* warm the cache for the next time around when the number
                 * of PIT counts are measured.
                microdata = 1;


After determining that my debugging was causing a new hang in microfind hang I put a breakpoint in startup_modules after microfind and continued searching. It took a number of tries, but eventually I was able to piece together a picture of what was happening. The call stack looked like:

                        do_bsys_doint (HANG IN HERE)


read_firstblock is being called from startup_bios_disk with the first drive number, 0x80. read_firstblock does:

        bufp = (caddr_t)BIOS_RES_BUFFER_ADDR;

        rp.eax.byte.ah = 0x2;   /* Read disk */ = 1;     /* nsect */ = 0;     /* cyl & 0xff */ = 1;     /* cyl >> 2 & 0xc0 (sector number) */
        rp.edx.byte.dh = 0;     /* head */
        rp.edx.byte.dl = drivenum;      /* drivenum */

        /* es:bx is buf address */
        rp.ebx.word.bx = (uint16_t)FP_OFF((uint_t)(uintptr_t)bufp); = FP_SEG((uint_t)(uintptr_t)bufp);

        BOP_DOINT(bootops, 0x13, &rp); <**** PROBLEM ***


It appeared that read_firstblock is trying to issue a realmode interrupt to the BIOS to read the first block of the disk device with drive number 0x80. Looking at the call it’s definitely setting up some realmode voodoo (bufp is a #define for 0x7000), but after reading through some x86 manuals it seems legit.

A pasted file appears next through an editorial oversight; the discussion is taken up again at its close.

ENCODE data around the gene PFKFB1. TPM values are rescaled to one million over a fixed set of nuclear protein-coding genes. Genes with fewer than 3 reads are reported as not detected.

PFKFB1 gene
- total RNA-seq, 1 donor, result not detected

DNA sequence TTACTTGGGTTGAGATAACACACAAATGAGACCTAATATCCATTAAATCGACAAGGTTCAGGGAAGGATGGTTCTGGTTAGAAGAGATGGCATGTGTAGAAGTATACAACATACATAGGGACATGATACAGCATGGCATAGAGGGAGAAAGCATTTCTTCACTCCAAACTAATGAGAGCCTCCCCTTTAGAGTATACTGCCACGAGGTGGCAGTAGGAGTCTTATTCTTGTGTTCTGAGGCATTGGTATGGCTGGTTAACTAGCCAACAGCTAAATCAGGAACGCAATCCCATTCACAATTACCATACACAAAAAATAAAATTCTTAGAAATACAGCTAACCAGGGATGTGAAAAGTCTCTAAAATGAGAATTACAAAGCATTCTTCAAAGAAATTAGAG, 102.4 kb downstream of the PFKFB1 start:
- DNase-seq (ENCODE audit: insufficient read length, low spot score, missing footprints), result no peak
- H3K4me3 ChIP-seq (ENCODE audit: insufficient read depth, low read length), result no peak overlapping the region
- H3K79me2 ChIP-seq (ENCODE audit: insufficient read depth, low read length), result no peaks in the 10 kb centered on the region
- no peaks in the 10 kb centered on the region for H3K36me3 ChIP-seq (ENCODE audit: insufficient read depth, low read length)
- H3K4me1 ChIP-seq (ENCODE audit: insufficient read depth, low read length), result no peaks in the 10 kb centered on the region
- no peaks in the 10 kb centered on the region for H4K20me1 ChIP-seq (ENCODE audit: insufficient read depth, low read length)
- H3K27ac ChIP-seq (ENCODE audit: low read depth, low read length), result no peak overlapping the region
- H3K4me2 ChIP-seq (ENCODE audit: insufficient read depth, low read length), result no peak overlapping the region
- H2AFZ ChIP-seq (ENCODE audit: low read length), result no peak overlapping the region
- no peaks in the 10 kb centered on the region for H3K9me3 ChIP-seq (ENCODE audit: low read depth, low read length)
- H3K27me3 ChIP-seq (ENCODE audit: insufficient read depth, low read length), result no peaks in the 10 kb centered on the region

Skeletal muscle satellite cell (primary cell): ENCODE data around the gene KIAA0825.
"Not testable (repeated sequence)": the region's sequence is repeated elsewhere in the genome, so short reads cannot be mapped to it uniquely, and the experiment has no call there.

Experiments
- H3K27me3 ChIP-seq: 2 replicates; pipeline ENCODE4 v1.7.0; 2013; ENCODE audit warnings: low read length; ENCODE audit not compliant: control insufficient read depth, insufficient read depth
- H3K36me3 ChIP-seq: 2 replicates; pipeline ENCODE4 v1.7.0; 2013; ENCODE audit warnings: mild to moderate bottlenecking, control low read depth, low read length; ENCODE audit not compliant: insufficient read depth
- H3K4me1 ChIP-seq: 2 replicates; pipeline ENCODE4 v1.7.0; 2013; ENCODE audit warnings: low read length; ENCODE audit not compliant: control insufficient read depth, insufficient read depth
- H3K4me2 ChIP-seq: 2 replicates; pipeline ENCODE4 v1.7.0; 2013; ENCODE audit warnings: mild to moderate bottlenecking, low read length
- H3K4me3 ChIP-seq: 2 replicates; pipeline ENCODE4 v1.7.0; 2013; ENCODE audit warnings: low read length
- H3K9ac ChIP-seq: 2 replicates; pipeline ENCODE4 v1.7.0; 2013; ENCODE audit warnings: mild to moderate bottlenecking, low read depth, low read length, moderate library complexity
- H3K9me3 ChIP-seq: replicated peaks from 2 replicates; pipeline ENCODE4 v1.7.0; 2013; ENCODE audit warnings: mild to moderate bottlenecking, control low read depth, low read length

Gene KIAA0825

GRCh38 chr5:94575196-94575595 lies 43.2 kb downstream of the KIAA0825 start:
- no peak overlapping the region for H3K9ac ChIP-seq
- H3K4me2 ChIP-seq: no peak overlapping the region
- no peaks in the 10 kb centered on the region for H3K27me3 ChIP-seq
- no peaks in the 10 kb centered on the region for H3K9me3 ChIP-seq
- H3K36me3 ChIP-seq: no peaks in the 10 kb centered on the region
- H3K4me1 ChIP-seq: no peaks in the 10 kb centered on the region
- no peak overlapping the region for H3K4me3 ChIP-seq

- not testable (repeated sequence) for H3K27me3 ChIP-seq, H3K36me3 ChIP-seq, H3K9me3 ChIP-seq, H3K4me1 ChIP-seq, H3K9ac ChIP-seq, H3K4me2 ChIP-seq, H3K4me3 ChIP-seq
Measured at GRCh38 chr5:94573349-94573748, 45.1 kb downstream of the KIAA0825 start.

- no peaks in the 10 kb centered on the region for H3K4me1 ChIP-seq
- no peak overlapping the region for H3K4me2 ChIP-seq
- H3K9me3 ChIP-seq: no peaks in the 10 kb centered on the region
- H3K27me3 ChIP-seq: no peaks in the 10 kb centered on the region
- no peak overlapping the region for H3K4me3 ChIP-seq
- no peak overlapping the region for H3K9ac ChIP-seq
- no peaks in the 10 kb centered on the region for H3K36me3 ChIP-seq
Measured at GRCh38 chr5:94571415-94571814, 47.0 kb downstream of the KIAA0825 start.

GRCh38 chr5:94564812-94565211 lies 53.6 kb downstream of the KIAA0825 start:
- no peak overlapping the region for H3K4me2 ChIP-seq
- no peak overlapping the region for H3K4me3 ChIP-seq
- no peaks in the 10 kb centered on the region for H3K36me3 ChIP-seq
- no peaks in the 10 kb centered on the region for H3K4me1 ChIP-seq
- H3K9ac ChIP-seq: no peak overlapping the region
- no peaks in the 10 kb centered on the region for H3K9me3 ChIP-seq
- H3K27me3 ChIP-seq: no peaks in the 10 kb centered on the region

BOP_DOINT is a wrapper around a call to do_bsys_doint, which in turn does the actual BIOS call:

        DBG_MSG("Doing BIOS call...");
        rp->eflags = bios_func(intnum, &br);


The bios_func logic ends up resolving to:

do_bsys_doint+0x13d:            leaq   -0x50(%rbp),%rsi
do_bsys_doint+0x141:            movl   %ebx,%edi
do_bsys_doint+0x143:            xorl   %eax,%eax
do_bsys_doint+0x145:            call   *%r12


The value of %r12 when we make the call is 0x5000. As I traced through this I discovered there is actaully valid code at address 0x5000 that sets up the call to the BIOS. Further tracing shows that other calls to the BIOS via this interrupt worked fine, it was only reading the first block that triggered the hang. Looking at startup_bios_disk there was a variable we could set to disable the bios disk startup logic:

        uchar_t drivenum;
        int got_devparams = 0;
        int got_first_block = 0;
        uchar_t name[20];
        dev_info_t      *devi;
        int extensions;

#if defined(__xpv)
        if (!DOMAIN_IS_INITDOMAIN(xen_info))

        if (dobiosdev == 0)


I used kmdb to set dobiosdev to 0 (by default it’s 1), and verified that this allowed us to boot. My victory was short lived, however, as the installer was then not able to see any devices to install onto. So while I was able to confirm this was in fact the problem, I still couldn’t install.

Given the problem appeared to be in the BIOS I set about upgrading the BIOS of my T620. While the documentation told me that upgrading the BIOS was now easier than ever, the actual experience was still challenging. After several failed attempts I was able to get it upgraded to the latest version, and lo and behold my machine could boot and see its devices!

As much as I may have complained in the past about debugging hangs of virtual machines, debugging a hang on physical hardware left me missing my virtual environment. Thank goodness for kmdb!